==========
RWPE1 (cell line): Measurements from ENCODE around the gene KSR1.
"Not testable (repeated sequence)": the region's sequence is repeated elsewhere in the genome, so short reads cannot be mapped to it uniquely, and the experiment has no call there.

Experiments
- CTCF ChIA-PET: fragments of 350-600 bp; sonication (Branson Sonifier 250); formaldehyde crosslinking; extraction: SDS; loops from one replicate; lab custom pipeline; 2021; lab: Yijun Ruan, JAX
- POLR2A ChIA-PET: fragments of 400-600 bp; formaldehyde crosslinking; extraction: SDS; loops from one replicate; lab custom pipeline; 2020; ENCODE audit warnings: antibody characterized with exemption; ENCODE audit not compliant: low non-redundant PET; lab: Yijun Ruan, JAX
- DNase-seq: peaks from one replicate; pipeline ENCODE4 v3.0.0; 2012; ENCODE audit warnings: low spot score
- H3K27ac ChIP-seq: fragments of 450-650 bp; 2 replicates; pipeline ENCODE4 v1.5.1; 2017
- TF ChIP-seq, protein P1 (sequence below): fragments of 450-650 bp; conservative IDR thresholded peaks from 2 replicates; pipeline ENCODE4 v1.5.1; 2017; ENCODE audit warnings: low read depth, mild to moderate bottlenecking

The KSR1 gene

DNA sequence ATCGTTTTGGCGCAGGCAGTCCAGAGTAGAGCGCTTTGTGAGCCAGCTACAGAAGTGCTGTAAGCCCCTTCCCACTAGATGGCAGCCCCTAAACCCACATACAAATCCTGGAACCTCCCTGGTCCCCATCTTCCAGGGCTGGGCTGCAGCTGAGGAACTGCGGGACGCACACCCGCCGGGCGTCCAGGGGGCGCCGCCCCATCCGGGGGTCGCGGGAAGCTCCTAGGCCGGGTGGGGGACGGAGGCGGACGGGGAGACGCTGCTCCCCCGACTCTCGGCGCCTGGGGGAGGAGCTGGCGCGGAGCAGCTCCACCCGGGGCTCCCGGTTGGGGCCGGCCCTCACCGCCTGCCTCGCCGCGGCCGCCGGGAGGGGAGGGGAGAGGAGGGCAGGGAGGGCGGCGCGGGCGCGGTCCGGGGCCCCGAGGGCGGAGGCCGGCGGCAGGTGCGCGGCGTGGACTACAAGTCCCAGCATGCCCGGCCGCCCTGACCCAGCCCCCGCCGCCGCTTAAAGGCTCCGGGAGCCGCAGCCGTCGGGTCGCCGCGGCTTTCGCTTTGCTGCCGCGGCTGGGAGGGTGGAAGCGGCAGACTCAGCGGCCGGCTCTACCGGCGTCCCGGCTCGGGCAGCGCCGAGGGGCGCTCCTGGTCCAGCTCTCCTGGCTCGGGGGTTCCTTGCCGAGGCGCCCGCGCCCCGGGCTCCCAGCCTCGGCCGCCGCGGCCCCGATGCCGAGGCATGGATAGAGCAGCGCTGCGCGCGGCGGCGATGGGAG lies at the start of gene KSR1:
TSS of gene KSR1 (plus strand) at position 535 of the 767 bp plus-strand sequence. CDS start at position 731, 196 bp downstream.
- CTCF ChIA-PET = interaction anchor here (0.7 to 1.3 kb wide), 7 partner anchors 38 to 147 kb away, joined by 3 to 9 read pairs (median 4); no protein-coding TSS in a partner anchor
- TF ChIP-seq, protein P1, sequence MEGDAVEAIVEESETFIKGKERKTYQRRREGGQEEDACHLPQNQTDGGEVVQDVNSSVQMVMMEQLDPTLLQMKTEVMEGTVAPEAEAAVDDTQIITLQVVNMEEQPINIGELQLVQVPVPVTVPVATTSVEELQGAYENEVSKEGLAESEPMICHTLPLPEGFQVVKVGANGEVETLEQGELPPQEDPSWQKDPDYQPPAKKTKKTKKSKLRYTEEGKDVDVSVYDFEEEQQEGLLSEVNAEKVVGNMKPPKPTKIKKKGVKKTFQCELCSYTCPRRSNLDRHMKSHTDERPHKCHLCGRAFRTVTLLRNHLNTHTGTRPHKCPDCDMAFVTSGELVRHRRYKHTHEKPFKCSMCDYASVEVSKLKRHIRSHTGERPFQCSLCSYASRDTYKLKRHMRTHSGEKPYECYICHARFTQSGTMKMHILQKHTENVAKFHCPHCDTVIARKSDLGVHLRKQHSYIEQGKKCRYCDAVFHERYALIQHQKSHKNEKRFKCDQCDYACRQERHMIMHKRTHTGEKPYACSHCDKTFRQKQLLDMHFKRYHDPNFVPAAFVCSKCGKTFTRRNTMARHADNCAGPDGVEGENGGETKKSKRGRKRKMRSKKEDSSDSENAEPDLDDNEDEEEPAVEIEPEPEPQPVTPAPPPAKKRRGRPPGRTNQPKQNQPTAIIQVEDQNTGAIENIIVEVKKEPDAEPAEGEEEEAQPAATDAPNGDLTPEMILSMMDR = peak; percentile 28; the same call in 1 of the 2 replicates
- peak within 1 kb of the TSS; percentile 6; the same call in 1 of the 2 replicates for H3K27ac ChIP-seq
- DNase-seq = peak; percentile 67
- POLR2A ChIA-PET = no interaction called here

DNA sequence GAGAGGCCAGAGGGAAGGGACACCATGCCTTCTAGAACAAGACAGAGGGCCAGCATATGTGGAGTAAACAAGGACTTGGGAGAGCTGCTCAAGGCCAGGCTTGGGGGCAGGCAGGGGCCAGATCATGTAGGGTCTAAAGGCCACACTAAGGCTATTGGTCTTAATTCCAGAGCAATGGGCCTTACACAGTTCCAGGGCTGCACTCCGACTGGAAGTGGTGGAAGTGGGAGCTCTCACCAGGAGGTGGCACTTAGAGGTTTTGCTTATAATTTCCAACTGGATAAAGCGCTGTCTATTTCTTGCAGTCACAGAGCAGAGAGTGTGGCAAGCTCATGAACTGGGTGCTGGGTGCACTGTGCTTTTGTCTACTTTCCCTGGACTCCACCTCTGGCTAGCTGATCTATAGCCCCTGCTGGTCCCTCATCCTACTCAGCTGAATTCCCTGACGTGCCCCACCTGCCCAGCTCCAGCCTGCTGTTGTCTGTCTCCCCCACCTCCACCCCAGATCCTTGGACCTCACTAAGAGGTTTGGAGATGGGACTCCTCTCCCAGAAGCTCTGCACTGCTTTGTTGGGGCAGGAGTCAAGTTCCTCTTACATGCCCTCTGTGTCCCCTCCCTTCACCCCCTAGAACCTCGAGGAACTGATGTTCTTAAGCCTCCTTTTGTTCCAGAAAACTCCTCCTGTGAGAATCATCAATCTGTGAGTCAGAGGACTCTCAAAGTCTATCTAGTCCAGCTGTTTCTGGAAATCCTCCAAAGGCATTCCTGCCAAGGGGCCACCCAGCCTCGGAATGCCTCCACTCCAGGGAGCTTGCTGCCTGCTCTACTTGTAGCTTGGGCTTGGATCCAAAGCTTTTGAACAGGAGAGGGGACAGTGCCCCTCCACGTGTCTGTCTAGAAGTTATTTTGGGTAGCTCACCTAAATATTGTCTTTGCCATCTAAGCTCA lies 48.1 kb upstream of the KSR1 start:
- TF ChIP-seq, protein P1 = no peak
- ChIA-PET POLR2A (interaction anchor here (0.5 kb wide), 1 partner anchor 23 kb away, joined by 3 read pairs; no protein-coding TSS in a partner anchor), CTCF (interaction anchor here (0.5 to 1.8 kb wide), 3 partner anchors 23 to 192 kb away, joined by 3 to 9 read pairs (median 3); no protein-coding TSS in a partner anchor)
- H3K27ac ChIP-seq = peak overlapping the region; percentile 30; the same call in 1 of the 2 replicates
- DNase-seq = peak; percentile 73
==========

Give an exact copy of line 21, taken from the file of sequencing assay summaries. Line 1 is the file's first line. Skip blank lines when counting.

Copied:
- DNase-seq = peak; percentile 73